Race car driver Danica Patrick is grabbing most of the headlines heading into the Indianapolis 500, but she isn’t the only woman making waves at Indy. Jefferson City, Missouri native Mishael Abbott finished 11th at the Futaba Freedom 100 at Indianapolis Motor Speedway Friday afternoon.

Before the race, Abbott expressed her desire to finish in the top five of her first Infiniti Pro Series event. While her finish didn’t live up to those expectations, she said the race was a learning experience.

“I was hoping for better,” Abbott said, “but I learned a lot in the car today and that’s kind of my goal right now.”

The finish made her just the fifth woman to complete a race at the Indianapolis Motor Speedway and she’s also the first woman to compete in an Infiniti Pro Series race, which serves as a feeder series to IRL’s IndyCar Series.

“Talking about it just gave me goose bumps,” Abbott said. “To say that I’m one of five now that has actually completed a race at the Indianapolis Motor Speedway is pretty amazing.”

Abbot was born in Jefferson City and lived there until her family moved when she was six years old. One of her older sisters still lives in Jefferson City and Abbott said she visits the area quite often.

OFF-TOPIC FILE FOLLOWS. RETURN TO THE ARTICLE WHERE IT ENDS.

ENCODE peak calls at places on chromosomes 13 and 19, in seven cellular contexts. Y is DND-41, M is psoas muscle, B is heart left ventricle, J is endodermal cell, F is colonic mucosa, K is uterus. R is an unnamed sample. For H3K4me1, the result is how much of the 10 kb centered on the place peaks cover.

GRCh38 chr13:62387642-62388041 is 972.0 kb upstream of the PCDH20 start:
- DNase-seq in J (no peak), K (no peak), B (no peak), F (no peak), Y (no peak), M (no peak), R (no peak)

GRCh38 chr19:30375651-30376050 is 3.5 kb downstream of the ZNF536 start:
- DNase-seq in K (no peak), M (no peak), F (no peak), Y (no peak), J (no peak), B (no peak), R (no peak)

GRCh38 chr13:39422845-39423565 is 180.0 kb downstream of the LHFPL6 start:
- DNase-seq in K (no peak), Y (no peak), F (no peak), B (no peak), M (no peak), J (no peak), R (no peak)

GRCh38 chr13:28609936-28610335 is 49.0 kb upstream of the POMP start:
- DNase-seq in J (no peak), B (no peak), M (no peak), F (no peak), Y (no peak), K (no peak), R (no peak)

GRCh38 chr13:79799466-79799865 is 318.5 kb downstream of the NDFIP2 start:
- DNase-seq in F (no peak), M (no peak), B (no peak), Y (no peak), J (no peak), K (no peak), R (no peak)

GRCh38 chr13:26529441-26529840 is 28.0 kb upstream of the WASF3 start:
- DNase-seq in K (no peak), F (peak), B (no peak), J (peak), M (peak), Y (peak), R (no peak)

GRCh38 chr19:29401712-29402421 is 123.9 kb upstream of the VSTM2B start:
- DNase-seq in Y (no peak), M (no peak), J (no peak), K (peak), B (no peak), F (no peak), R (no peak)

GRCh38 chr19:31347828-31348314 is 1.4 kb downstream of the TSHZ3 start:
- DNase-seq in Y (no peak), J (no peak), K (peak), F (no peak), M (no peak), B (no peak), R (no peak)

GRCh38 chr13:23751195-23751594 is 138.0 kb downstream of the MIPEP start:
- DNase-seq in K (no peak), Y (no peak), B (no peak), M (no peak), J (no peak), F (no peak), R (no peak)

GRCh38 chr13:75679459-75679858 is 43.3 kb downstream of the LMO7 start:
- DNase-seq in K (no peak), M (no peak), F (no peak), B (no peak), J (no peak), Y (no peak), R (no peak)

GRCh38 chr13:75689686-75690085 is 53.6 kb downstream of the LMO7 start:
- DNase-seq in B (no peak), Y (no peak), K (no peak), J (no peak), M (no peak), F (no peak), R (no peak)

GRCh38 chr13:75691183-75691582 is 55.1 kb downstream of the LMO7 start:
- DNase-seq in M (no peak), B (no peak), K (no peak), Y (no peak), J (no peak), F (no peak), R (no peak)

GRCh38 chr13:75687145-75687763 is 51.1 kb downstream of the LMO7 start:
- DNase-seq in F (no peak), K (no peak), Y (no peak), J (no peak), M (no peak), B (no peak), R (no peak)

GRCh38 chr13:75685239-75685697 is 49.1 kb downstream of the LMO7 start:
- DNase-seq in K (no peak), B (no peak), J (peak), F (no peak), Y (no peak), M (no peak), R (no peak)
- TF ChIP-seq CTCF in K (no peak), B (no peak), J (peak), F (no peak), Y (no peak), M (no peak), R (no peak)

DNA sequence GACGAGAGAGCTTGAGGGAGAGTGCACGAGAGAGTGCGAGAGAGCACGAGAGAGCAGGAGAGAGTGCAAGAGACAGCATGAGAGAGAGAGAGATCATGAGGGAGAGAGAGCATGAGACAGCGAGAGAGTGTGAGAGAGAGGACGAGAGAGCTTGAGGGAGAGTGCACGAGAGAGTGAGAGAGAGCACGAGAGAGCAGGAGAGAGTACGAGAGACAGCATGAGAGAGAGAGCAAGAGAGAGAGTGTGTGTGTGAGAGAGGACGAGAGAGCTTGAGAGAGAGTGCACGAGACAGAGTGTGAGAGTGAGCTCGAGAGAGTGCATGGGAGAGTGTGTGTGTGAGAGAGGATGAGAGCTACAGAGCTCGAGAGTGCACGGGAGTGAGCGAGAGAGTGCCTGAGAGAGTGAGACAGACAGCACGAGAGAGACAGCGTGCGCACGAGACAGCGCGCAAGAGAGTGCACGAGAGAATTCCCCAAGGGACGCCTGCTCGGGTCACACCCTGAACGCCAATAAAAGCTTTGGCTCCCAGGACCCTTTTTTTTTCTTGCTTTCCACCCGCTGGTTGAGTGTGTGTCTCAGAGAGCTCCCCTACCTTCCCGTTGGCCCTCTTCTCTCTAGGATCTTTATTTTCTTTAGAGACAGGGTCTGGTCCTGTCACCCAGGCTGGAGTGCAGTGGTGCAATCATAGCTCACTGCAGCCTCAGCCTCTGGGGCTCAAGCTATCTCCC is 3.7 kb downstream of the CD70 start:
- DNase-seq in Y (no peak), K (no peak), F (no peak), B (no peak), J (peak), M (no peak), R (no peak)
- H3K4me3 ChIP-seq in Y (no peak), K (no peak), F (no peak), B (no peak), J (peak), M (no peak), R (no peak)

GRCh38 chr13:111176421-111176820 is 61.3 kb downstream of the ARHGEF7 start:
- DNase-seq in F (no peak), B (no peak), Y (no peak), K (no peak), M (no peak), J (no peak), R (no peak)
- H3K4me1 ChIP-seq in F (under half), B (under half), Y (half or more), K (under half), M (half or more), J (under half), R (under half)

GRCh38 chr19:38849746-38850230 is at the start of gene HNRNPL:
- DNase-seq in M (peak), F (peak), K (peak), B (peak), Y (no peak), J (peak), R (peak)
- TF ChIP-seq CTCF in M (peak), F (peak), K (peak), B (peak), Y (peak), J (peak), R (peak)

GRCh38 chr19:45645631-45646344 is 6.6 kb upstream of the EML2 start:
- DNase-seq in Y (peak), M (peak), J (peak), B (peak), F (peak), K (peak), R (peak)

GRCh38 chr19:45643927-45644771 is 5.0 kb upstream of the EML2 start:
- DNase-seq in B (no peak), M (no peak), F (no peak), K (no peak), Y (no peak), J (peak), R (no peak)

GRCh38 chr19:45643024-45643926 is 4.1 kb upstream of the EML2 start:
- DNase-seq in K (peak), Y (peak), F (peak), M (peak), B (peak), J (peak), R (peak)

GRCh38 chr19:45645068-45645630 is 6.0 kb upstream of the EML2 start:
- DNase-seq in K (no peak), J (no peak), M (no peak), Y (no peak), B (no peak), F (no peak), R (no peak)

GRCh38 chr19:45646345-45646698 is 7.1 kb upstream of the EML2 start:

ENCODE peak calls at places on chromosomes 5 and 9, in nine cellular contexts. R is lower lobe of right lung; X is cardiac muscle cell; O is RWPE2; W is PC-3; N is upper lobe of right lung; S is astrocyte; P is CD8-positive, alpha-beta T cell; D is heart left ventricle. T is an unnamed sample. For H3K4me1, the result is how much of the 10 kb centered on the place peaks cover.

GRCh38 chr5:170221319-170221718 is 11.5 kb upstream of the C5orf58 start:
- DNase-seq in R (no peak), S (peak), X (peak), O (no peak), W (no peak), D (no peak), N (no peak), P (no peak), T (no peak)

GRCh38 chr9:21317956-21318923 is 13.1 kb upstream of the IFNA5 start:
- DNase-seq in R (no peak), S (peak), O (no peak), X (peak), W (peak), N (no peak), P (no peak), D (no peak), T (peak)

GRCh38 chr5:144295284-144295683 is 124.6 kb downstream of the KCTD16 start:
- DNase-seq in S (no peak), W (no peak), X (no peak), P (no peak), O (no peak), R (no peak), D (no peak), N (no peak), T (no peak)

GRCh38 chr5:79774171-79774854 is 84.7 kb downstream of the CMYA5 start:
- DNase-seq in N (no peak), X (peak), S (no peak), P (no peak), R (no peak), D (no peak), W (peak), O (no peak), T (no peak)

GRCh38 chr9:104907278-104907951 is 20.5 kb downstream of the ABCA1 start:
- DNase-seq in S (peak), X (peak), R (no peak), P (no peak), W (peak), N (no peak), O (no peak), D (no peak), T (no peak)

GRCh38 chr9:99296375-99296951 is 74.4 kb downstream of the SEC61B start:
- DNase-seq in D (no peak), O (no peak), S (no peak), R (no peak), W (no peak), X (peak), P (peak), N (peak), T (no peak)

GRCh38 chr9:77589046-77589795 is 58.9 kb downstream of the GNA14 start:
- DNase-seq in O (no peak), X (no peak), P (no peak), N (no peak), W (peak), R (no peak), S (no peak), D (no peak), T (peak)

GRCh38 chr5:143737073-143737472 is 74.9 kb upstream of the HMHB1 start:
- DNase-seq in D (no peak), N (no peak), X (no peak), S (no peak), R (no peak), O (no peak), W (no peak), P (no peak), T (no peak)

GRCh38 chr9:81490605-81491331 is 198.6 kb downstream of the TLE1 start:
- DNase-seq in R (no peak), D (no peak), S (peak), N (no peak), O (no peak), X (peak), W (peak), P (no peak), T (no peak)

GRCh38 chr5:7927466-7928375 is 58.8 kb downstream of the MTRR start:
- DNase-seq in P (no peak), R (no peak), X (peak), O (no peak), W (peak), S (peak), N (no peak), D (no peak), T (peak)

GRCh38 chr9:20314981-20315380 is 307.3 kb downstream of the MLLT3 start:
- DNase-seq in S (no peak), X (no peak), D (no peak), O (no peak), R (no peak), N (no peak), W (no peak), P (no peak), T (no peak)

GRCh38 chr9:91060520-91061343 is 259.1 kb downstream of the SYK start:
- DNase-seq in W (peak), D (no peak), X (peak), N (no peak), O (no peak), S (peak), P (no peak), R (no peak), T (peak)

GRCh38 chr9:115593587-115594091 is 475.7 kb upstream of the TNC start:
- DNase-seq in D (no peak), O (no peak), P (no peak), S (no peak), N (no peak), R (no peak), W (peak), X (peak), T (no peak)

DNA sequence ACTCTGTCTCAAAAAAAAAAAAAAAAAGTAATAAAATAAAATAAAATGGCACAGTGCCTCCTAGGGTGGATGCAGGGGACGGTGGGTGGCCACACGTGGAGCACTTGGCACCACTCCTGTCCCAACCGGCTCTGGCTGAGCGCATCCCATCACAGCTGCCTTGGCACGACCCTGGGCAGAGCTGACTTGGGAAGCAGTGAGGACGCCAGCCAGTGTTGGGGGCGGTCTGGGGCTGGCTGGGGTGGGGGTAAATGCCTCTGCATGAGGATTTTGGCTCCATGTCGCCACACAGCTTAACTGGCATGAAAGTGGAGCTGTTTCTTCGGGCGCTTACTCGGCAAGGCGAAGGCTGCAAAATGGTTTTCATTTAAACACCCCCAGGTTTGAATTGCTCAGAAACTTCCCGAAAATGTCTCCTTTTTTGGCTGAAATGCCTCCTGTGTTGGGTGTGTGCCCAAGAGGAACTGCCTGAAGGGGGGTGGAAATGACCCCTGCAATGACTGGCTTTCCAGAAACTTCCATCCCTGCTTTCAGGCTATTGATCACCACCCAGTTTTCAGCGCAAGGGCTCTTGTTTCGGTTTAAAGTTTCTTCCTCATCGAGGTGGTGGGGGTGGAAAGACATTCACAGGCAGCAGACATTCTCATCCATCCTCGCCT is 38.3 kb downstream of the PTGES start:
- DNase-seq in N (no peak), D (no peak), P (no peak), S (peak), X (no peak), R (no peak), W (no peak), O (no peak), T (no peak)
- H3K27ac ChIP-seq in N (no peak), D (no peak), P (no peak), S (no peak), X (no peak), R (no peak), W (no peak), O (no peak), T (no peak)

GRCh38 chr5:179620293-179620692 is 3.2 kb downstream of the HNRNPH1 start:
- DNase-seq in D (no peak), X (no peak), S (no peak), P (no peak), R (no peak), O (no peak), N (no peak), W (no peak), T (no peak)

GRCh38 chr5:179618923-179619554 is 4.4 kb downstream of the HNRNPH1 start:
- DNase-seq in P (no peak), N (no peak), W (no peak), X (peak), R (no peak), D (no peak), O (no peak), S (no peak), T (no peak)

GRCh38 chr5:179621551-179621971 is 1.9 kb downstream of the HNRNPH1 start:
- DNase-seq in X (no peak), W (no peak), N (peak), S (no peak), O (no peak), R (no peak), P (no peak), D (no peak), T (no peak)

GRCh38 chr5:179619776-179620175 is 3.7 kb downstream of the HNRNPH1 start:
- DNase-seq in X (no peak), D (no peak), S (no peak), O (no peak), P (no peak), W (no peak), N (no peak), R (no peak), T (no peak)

In 1993, Abbott’s family settled in Florida, where they have lived ever since.

When she’s not racing, Abbott is working on a degree in education at Florida Atlantic University, though she hopes degree will serve as a “backup to my racing program”.

As far as racing is concerned, Abbott’s goal in 2005 is to raise money and race as many times as she can. Next year she’d like to race full time on the Infiniti Pro Series and make the IRL IndyCar Series by 2007.

If that happens, she can expect more comparisons to other female drivers.Won’t she get tired of having all of her accomplishments acommpanied by how many other women have—or haven’t—done it before?

“I like to be thought of as a driver, but you have to also take into account all these milestones,” Abbott said. “That’s part of being a race car driver that’s a female and so you have to accept that.”

While many will may pay a lot of attention to her gender, Abbott knows her fellow drivers don’t think of her as a female driver.

“They just accept me as another competitor.”